Dr. Ruth Spinner, our Manhattan medical director, has been expertly leading The New Jewish Home’s system-wide response to the devastating pandemic since February, tracking the disease in Asia before we experienced any cases of COVID-19 at our facilities. She continues to skillfully guide our COVID-19 tasks force, which brings senior leaders, clinicians and administrators across our system together on a daily call where they proactively plan and solve problems, discuss best practices and analyze the latest guidance from the New York State Department of Health and the Centers for Disease Control. Though the worst of the pandemic is now hopefully behind us, Dr. Spinner continues to lead with candor and motivation to provide our clients with outstanding clinical care. We asked Dr. Spinner a few questions about her experience and what sets The New Jewish Home apart.

Tell us about your medical background. Why did you want to become a doctor and specifically focus on geriatric medicine?

I had several seminal experiences that influenced my choice of a career in geriatrics. I had a very close relationship with my grandmother growing up — she was a Julliard-trained pianist and a feminist. She died at the age of 99, when I was in medical school.  She was an inspiration. As a teen, I volunteered at a local nursing home and befriended some of the residents there. One was a 98-year-old Holocaust survivor who kept a daily journal and squeezed fresh orange juice for me every time I visited, and another was a woman in her 70s who used to tell me about her world travels. I was struck by their stories, their strength, and some of the indignities they now underwent. I found out about the field of geriatrics and pursued it to make a meaningful impact on people’s lives by helping older adults maintain their health and improve their quality of life.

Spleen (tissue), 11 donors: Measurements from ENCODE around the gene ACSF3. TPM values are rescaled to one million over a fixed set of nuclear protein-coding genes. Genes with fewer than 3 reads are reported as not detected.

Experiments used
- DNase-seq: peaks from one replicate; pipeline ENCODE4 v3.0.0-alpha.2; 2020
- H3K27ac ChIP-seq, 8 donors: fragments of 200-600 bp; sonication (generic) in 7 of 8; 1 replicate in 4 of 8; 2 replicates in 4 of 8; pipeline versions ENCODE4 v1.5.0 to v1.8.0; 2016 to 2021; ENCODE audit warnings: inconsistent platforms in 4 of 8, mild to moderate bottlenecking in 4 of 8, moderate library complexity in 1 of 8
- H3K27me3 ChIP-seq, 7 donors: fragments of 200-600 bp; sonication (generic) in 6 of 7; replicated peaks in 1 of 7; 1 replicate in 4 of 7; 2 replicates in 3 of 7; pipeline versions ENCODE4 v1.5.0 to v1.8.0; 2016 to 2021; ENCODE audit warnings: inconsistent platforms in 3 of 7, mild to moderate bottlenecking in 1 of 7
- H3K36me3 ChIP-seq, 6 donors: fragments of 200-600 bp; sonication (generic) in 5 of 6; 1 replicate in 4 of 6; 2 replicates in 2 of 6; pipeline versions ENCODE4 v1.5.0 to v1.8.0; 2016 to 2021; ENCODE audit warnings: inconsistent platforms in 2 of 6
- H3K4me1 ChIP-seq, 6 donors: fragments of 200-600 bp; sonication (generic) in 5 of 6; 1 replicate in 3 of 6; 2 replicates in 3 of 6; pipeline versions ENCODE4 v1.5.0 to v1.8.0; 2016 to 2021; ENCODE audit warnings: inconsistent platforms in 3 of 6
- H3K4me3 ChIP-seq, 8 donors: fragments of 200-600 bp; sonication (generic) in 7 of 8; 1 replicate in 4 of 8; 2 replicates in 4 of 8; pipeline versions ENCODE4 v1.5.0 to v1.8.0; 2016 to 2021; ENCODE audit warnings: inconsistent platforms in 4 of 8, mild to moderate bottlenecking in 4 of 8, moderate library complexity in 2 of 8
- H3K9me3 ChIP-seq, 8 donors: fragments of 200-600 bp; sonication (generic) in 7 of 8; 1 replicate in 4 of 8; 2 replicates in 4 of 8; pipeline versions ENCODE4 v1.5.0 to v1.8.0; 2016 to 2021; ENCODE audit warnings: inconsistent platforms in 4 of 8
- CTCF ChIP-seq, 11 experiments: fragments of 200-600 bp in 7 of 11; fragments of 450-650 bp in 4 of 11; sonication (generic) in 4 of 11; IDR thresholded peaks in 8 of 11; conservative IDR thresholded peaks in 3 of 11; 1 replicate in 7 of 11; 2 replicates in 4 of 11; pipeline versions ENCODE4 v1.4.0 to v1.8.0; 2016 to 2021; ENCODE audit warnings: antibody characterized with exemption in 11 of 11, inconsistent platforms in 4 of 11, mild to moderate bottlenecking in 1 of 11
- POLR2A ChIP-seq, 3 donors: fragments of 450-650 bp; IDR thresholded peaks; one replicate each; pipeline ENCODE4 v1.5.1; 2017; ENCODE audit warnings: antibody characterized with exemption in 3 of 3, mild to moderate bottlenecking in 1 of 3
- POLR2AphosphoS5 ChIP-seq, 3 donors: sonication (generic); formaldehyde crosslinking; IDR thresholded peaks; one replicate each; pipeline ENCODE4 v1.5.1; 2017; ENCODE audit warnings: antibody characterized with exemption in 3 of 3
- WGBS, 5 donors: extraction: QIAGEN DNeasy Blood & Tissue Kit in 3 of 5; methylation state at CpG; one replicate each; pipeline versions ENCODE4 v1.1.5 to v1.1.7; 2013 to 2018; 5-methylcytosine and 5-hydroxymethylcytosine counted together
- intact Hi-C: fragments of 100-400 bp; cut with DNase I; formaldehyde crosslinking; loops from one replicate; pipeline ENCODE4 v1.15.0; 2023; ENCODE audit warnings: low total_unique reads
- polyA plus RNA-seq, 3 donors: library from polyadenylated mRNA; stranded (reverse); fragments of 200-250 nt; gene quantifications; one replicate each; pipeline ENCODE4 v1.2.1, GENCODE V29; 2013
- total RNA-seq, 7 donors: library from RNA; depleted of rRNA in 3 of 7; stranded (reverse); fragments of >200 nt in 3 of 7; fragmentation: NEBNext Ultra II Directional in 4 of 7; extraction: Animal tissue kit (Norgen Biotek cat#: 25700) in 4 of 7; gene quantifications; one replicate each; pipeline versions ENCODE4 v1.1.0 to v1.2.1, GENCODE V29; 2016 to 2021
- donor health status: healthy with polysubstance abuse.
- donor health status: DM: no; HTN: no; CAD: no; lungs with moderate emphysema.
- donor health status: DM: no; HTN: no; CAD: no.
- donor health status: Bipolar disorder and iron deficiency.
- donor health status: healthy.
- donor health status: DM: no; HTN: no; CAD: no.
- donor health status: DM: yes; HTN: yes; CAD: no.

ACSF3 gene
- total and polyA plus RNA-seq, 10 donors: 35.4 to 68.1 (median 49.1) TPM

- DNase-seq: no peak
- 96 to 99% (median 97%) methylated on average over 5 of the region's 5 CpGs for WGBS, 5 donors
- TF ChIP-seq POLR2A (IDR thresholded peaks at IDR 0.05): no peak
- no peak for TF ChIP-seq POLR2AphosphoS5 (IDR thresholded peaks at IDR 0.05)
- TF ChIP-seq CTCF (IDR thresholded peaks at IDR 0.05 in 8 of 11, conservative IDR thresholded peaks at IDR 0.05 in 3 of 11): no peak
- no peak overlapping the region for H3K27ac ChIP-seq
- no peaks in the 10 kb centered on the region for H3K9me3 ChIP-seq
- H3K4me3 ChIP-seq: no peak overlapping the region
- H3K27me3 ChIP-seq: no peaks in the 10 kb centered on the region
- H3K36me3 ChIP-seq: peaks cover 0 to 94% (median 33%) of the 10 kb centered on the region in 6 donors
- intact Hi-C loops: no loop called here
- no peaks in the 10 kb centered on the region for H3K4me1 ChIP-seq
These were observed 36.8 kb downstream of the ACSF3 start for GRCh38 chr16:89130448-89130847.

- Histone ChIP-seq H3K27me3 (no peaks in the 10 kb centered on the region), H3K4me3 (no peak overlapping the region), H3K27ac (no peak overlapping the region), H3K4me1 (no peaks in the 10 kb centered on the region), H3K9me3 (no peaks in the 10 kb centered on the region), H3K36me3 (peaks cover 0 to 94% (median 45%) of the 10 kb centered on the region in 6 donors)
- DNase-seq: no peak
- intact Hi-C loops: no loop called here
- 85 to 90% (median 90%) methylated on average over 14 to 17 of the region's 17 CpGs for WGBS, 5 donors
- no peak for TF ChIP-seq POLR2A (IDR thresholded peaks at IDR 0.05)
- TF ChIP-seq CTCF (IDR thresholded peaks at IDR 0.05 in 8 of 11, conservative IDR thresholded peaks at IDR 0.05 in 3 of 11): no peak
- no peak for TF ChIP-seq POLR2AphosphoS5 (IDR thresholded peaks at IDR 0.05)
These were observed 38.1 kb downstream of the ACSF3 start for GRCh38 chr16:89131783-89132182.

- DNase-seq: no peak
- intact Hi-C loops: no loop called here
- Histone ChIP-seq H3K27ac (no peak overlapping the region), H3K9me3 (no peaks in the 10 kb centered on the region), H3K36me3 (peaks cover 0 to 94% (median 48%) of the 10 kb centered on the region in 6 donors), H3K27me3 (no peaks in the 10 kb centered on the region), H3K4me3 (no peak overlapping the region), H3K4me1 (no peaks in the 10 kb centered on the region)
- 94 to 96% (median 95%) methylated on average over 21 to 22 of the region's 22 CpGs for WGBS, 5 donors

Why did you decide to join The New Jewish Home team? How has your history with The New Jewish Home helped you lead the organization’s efforts to fight the pandemic? 

I first worked at The New Jewish Home when I was in college — as a companion where I provided 1:1 visits with residents for a few hours a week. I remember seeing the physician teams rounding on the units — TNJH has always been a “teaching nursing home.”  I later trained here myself during my two-year geriatrics fellowship at the Icahn School of Medicine at Mount Sinai. In those exposures, I was struck by the medical team’s focus on evidence-based medicine, teaching, research, and resident-centered care. There are very few skilled nursing facilities remaining in the United States that have that focus.   

When I was asked to lead Jewish Home’s efforts in fighting the pandemic, I knew from my history with the organization that our interdisciplinary team of leaders would remain true to our values of affirming dignity, embodying compassion, and increasing knowledge. We have remained wholly focused on doing what was right for the people we serve and having a physician lead the effort assured the team that clinical care would come first.